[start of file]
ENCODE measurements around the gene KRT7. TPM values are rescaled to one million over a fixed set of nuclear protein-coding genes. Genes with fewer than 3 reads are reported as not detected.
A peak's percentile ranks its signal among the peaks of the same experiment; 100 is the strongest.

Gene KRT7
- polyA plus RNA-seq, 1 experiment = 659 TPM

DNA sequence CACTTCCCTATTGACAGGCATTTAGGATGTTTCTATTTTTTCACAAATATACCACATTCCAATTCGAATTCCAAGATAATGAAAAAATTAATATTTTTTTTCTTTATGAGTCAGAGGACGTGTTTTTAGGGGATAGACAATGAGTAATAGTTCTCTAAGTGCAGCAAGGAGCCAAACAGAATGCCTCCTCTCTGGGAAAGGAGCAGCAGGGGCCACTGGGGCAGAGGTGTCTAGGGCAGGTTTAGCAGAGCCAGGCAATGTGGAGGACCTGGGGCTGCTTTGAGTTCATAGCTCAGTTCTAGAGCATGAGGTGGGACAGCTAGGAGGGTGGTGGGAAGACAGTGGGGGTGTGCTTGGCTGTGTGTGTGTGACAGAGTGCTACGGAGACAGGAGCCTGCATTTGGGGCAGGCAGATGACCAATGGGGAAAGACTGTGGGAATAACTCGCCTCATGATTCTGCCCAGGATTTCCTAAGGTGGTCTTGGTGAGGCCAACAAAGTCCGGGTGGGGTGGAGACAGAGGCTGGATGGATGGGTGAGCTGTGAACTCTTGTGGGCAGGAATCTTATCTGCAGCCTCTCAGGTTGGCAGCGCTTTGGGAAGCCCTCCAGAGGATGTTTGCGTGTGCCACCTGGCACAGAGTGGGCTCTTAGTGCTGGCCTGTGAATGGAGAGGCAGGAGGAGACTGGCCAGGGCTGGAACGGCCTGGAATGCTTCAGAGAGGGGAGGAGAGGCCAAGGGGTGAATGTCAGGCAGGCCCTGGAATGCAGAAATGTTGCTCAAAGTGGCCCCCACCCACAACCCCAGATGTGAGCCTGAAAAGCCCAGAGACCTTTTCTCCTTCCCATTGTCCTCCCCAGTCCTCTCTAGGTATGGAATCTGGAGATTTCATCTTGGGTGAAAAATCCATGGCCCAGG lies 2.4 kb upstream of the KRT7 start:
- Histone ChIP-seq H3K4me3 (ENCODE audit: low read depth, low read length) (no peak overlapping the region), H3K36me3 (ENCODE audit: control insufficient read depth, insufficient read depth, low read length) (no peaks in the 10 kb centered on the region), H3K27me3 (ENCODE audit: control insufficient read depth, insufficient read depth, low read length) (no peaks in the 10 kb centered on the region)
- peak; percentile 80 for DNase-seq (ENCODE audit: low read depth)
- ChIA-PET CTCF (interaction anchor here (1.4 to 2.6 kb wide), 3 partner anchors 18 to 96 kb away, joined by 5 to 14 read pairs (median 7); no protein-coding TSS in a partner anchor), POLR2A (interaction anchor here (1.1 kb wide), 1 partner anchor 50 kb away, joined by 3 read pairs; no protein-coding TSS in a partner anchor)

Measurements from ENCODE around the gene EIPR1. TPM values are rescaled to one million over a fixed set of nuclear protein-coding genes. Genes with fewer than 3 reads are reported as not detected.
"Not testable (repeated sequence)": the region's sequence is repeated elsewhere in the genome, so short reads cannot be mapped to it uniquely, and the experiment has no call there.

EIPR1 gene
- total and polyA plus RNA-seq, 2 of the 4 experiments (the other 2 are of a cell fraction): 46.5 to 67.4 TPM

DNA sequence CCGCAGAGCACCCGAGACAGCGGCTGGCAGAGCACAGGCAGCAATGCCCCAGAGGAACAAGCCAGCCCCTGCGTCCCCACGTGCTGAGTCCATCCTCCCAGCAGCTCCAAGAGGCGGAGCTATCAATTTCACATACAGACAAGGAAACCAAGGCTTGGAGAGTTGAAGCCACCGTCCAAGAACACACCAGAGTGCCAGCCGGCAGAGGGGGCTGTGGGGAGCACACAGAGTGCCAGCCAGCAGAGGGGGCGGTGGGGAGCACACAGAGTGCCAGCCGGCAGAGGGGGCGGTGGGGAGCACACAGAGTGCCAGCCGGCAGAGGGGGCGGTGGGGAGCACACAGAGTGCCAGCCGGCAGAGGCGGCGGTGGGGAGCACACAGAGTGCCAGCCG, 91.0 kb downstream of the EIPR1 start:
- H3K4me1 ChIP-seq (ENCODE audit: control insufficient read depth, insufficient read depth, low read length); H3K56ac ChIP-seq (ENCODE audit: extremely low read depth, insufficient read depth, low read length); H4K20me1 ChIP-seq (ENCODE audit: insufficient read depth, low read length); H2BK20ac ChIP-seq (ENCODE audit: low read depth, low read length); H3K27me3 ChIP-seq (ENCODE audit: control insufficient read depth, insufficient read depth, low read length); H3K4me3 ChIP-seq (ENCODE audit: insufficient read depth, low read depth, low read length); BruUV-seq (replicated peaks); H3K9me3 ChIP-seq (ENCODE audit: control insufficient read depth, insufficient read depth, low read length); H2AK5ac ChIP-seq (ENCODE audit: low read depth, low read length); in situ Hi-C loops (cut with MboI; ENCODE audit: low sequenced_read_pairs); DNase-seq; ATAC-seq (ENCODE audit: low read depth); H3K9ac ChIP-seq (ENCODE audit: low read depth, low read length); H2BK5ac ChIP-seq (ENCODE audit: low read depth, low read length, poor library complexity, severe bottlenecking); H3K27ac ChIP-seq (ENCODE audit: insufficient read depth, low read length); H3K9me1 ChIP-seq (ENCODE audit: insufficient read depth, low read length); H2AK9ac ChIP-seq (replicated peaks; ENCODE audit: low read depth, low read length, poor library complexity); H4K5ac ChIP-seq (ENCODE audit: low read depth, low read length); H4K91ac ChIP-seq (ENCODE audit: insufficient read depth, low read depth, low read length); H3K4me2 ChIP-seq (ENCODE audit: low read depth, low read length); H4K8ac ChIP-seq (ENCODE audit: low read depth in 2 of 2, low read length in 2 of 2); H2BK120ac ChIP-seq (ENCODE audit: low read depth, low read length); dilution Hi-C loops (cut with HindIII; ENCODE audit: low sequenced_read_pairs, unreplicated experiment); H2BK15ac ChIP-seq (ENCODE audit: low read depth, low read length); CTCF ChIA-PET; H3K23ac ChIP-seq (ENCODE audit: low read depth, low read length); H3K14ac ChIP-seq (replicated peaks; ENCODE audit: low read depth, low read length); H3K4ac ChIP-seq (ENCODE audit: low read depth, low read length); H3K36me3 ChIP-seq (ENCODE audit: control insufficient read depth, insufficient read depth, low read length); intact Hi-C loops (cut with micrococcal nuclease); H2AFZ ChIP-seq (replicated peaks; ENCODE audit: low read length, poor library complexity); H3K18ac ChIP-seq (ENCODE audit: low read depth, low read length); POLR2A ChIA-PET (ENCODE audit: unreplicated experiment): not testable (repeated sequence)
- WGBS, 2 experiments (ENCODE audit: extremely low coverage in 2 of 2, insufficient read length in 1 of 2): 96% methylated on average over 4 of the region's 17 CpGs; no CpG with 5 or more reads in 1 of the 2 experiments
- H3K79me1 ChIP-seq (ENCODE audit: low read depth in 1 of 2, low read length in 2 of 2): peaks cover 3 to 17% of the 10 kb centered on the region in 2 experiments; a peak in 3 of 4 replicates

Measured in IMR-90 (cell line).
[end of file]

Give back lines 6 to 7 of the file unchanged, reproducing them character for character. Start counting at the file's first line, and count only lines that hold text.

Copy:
- Histone ChIP-seq H3K4me3 (ENCODE audit: low read depth, low read length) (no peak overlapping the region), H3K36me3 (ENCODE audit: control insufficient read depth, insufficient read depth, low read length) (no peaks in the 10 kb centered on the region), H3K27me3 (ENCODE audit: control insufficient read depth, insufficient read depth, low read length) (no peaks in the 10 kb centered on the region)
- peak; percentile 80 for DNase-seq (ENCODE audit: low read depth)